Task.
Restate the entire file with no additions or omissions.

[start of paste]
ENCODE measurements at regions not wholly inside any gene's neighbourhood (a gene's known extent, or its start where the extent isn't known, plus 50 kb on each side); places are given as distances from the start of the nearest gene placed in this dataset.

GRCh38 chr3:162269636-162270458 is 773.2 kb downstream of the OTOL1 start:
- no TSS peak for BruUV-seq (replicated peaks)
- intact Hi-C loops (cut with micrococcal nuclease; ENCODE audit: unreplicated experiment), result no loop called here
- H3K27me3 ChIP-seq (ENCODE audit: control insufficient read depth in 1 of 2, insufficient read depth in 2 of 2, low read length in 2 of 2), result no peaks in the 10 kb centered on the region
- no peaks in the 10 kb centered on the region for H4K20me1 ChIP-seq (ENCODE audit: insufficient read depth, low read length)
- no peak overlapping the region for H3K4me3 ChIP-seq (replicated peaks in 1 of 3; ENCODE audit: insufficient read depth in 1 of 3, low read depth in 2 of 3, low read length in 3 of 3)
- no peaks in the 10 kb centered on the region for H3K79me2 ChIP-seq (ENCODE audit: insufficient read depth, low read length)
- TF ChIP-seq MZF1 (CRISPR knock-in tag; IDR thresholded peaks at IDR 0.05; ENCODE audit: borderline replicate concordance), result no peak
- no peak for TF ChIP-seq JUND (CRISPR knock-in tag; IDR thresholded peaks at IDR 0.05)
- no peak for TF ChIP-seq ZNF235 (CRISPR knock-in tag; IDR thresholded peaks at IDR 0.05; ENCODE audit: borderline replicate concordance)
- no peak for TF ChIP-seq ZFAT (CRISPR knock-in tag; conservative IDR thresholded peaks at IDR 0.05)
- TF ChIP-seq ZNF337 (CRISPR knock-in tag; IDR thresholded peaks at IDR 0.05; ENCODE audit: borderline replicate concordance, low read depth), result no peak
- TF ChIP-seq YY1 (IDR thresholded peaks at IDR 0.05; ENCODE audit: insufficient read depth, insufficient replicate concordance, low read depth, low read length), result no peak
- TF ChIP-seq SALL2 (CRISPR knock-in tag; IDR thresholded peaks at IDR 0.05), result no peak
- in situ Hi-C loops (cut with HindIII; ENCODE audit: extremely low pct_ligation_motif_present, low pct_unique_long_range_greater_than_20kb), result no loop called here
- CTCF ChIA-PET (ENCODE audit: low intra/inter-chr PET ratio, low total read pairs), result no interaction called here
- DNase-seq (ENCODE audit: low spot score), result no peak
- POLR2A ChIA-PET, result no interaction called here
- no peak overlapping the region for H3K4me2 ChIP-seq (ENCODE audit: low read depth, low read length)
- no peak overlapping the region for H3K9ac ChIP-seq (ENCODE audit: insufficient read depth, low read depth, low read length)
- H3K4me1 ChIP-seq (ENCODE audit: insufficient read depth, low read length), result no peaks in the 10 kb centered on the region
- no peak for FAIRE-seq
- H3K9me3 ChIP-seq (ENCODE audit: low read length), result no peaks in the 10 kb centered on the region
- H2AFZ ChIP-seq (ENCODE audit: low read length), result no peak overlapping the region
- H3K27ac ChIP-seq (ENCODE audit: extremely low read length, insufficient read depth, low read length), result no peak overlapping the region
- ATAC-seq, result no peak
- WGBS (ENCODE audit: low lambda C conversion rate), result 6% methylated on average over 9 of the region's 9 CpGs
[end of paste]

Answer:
ENCODE measurements at regions not wholly inside any gene's neighbourhood (a gene's known extent, or its start where the extent isn't known, plus 50 kb on each side); places are given as distances from the start of the nearest gene placed in this dataset.

GRCh38 chr3:162269636-162270458 is 773.2 kb downstream of the OTOL1 start:
- no TSS peak for BruUV-seq (replicated peaks)
- intact Hi-C loops (cut with micrococcal nuclease; ENCODE audit: unreplicated experiment), result no loop called here
- H3K27me3 ChIP-seq (ENCODE audit: control insufficient read depth in 1 of 2, insufficient read depth in 2 of 2, low read length in 2 of 2), result no peaks in the 10 kb centered on the region
- no peaks in the 10 kb centered on the region for H4K20me1 ChIP-seq (ENCODE audit: insufficient read depth, low read length)
- no peak overlapping the region for H3K4me3 ChIP-seq (replicated peaks in 1 of 3; ENCODE audit: insufficient read depth in 1 of 3, low read depth in 2 of 3, low read length in 3 of 3)
- no peaks in the 10 kb centered on the region for H3K79me2 ChIP-seq (ENCODE audit: insufficient read depth, low read length)
- TF ChIP-seq MZF1 (CRISPR knock-in tag; IDR thresholded peaks at IDR 0.05; ENCODE audit: borderline replicate concordance), result no peak
- no peak for TF ChIP-seq JUND (CRISPR knock-in tag; IDR thresholded peaks at IDR 0.05)
- no peak for TF ChIP-seq ZNF235 (CRISPR knock-in tag; IDR thresholded peaks at IDR 0.05; ENCODE audit: borderline replicate concordance)
- no peak for TF ChIP-seq ZFAT (CRISPR knock-in tag; conservative IDR thresholded peaks at IDR 0.05)
- TF ChIP-seq ZNF337 (CRISPR knock-in tag; IDR thresholded peaks at IDR 0.05; ENCODE audit: borderline replicate concordance, low read depth), result no peak
- TF ChIP-seq YY1 (IDR thresholded peaks at IDR 0.05; ENCODE audit: insufficient read depth, insufficient replicate concordance, low read depth, low read length), result no peak
- TF ChIP-seq SALL2 (CRISPR knock-in tag; IDR thresholded peaks at IDR 0.05), result no peak
- in situ Hi-C loops (cut with HindIII; ENCODE audit: extremely low pct_ligation_motif_present, low pct_unique_long_range_greater_than_20kb), result no loop called here
- CTCF ChIA-PET (ENCODE audit: low intra/inter-chr PET ratio, low total read pairs), result no interaction called here
- DNase-seq (ENCODE audit: low spot score), result no peak
- POLR2A ChIA-PET, result no interaction called here
- no peak overlapping the region for H3K4me2 ChIP-seq (ENCODE audit: low read depth, low read length)
- no peak overlapping the region for H3K9ac ChIP-seq (ENCODE audit: insufficient read depth, low read depth, low read length)
- H3K4me1 ChIP-seq (ENCODE audit: insufficient read depth, low read length), result no peaks in the 10 kb centered on the region
- no peak for FAIRE-seq
- H3K9me3 ChIP-seq (ENCODE audit: low read length), result no peaks in the 10 kb centered on the region
- H2AFZ ChIP-seq (ENCODE audit: low read length), result no peak overlapping the region
- H3K27ac ChIP-seq (ENCODE audit: extremely low read length, insufficient read depth, low read length), result no peak overlapping the region
- ATAC-seq, result no peak
- WGBS (ENCODE audit: low lambda C conversion rate), result 6% methylated on average over 9 of the region's 9 CpGs